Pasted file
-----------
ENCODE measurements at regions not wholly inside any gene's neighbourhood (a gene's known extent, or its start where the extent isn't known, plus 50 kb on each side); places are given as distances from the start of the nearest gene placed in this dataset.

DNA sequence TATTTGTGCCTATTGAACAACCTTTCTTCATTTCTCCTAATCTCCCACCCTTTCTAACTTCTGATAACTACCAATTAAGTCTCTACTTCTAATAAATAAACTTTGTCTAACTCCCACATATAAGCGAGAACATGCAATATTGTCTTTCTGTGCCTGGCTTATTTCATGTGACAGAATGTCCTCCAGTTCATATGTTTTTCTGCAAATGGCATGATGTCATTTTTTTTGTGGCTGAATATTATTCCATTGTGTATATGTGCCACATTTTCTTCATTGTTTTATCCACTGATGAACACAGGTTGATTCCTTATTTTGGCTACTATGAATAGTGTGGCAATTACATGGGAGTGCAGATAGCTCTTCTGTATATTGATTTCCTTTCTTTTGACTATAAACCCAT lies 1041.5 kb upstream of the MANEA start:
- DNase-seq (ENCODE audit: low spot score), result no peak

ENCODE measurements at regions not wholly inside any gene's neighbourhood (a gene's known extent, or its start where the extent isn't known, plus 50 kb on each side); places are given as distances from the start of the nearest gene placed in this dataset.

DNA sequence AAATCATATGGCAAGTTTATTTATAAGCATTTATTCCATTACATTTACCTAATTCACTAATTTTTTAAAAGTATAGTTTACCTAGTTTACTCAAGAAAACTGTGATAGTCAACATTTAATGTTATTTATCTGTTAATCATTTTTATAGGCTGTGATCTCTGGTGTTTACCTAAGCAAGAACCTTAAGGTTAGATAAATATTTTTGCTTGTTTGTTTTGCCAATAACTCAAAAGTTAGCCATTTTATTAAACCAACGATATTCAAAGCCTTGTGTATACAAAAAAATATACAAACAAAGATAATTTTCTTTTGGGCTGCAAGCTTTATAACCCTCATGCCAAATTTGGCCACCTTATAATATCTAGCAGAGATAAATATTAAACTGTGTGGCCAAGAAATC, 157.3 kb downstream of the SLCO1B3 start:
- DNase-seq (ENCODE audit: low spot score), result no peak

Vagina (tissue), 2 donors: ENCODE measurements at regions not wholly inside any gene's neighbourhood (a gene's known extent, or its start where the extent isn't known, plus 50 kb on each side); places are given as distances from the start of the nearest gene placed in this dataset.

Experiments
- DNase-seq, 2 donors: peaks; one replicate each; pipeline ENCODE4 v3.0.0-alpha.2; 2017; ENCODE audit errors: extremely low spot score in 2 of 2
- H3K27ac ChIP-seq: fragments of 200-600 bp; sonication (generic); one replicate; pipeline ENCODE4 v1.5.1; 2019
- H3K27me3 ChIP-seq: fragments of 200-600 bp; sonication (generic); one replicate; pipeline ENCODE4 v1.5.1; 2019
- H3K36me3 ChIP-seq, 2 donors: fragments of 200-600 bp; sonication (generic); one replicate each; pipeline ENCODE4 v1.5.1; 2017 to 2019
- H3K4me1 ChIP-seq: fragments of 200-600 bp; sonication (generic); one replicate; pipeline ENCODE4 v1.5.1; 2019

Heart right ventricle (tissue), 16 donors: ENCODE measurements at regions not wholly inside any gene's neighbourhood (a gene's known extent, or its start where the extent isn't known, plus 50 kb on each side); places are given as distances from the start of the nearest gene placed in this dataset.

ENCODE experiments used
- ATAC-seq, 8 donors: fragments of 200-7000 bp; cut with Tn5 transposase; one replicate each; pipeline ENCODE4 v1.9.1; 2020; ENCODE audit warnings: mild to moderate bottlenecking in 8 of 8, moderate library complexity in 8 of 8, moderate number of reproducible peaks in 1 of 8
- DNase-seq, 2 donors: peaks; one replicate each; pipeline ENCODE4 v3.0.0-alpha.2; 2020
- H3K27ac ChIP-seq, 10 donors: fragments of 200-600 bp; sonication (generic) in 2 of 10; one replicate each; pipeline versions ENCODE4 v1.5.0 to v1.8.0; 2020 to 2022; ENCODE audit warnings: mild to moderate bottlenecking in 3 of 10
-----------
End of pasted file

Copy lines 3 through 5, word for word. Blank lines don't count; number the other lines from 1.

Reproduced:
- DNase-seq (ENCODE audit: low spot score), result no peak

ENCODE measurements at regions not wholly inside any gene's neighbourhood (a gene's known extent, or its start where the extent isn't known, plus 50 kb on each side); places are given as distances from the start of the nearest gene placed in this dataset.

DNA sequence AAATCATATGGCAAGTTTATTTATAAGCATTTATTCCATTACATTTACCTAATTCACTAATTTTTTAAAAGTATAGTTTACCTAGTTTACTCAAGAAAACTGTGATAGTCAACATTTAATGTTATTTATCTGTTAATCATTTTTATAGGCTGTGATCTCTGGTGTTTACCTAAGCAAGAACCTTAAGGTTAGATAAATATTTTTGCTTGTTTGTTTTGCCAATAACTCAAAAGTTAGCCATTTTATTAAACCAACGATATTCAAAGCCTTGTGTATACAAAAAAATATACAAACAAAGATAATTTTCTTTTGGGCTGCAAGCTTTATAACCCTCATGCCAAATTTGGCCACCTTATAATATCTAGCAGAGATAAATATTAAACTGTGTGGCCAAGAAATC, 157.3 kb downstream of the SLCO1B3 start: